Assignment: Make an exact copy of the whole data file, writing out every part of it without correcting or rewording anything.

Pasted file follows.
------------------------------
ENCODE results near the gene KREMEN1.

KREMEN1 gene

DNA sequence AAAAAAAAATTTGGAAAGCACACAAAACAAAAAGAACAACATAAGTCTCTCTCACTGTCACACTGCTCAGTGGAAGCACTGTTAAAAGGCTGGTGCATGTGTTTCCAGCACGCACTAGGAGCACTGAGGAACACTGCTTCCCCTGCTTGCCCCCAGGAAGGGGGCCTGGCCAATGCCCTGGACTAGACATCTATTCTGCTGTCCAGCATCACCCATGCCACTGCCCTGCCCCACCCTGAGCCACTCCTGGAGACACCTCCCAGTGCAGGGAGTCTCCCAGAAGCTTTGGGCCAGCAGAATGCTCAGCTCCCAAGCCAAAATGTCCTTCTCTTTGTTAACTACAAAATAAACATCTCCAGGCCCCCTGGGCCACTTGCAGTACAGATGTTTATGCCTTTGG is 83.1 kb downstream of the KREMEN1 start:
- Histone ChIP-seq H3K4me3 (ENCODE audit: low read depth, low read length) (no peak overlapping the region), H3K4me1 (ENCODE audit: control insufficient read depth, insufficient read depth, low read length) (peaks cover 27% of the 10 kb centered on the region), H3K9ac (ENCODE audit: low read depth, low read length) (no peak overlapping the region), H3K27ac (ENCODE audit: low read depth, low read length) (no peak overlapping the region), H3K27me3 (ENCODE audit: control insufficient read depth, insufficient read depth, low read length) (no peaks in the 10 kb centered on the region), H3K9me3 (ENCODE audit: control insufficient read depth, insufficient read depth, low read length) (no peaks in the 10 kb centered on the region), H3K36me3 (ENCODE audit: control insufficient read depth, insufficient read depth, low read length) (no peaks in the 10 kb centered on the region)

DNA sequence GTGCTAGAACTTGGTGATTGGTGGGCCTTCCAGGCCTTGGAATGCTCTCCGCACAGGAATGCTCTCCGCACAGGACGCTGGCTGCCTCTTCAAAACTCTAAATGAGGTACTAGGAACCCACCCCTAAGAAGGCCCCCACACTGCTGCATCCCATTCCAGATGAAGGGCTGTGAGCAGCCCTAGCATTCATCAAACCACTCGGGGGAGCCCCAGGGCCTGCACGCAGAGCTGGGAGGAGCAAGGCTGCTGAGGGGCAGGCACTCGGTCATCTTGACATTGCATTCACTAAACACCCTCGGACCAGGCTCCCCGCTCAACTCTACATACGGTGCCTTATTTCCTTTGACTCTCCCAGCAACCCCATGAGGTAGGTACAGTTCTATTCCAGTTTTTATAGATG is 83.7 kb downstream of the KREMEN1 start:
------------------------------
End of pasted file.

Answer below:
ENCODE results near the gene KREMEN1.

KREMEN1 gene

DNA sequence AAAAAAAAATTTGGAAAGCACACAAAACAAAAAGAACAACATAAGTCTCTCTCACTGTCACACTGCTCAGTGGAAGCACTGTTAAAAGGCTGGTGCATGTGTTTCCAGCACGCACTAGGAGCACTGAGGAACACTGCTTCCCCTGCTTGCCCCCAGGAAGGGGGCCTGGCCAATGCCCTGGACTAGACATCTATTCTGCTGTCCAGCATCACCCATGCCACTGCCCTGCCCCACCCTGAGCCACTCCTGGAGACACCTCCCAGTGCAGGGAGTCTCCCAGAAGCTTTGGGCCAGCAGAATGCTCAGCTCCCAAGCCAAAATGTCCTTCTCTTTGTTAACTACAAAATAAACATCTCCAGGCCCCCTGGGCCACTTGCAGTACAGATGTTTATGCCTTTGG is 83.1 kb downstream of the KREMEN1 start:
- Histone ChIP-seq H3K4me3 (ENCODE audit: low read depth, low read length) (no peak overlapping the region), H3K4me1 (ENCODE audit: control insufficient read depth, insufficient read depth, low read length) (peaks cover 27% of the 10 kb centered on the region), H3K9ac (ENCODE audit: low read depth, low read length) (no peak overlapping the region), H3K27ac (ENCODE audit: low read depth, low read length) (no peak overlapping the region), H3K27me3 (ENCODE audit: control insufficient read depth, insufficient read depth, low read length) (no peaks in the 10 kb centered on the region), H3K9me3 (ENCODE audit: control insufficient read depth, insufficient read depth, low read length) (no peaks in the 10 kb centered on the region), H3K36me3 (ENCODE audit: control insufficient read depth, insufficient read depth, low read length) (no peaks in the 10 kb centered on the region)

DNA sequence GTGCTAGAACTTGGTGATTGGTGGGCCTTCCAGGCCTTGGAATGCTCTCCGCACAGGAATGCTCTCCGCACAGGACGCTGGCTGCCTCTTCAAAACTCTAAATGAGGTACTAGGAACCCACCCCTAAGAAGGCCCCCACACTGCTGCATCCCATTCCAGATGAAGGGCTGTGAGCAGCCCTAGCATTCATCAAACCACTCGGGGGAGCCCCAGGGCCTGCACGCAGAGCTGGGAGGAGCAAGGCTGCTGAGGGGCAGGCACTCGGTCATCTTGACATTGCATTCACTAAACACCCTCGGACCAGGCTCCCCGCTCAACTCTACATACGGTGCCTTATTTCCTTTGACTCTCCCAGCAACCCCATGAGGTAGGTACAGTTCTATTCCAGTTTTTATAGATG is 83.7 kb downstream of the KREMEN1 start: